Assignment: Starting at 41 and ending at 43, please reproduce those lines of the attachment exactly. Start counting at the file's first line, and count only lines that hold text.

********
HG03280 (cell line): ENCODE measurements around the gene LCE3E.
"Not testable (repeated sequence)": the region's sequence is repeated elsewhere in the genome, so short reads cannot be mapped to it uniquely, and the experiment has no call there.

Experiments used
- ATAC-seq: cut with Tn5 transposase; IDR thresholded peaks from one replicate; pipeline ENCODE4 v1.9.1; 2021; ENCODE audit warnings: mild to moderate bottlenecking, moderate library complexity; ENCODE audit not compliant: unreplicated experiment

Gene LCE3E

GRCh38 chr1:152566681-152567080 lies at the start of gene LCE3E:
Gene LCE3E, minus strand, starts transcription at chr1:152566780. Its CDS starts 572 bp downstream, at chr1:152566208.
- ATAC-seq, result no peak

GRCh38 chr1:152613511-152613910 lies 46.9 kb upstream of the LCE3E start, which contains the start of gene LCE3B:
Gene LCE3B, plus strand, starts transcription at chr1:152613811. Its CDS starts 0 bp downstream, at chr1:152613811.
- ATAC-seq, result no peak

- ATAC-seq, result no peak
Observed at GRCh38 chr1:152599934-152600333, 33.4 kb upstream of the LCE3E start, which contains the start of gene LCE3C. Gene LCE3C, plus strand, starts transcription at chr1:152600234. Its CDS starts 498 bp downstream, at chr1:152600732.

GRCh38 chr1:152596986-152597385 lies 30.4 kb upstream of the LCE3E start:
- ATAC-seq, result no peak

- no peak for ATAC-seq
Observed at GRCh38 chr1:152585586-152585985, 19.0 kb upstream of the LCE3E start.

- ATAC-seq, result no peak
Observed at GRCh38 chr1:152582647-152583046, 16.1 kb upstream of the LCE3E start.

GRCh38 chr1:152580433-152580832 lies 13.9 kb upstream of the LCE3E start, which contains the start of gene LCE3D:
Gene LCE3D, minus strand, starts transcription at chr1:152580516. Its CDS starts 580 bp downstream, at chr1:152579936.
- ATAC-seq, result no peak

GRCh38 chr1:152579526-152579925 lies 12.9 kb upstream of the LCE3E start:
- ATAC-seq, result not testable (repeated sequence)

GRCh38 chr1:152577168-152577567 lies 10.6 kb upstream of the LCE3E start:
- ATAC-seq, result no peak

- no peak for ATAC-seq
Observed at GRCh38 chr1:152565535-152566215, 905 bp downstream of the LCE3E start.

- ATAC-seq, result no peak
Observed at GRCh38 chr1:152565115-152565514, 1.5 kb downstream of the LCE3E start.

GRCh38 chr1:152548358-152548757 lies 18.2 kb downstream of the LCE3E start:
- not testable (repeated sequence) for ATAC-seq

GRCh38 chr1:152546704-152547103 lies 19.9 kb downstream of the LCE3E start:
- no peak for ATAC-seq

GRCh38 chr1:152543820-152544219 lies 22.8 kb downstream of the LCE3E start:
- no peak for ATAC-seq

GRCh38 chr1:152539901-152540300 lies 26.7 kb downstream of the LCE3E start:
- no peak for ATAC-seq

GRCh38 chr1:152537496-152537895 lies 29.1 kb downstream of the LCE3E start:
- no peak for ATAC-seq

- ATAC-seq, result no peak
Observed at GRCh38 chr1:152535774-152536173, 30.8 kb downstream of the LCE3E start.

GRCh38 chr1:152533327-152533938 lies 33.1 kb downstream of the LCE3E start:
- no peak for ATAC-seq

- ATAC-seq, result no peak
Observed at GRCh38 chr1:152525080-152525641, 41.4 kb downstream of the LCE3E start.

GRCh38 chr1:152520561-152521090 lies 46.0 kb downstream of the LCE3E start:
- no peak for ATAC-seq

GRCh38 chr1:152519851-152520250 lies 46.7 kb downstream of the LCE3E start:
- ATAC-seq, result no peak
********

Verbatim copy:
- ATAC-seq, result no peak
Observed at GRCh38 chr1:152535774-152536173, 30.8 kb downstream of the LCE3E start.

GRCh38 chr1:152533327-152533938 lies 33.1 kb downstream of the LCE3E start: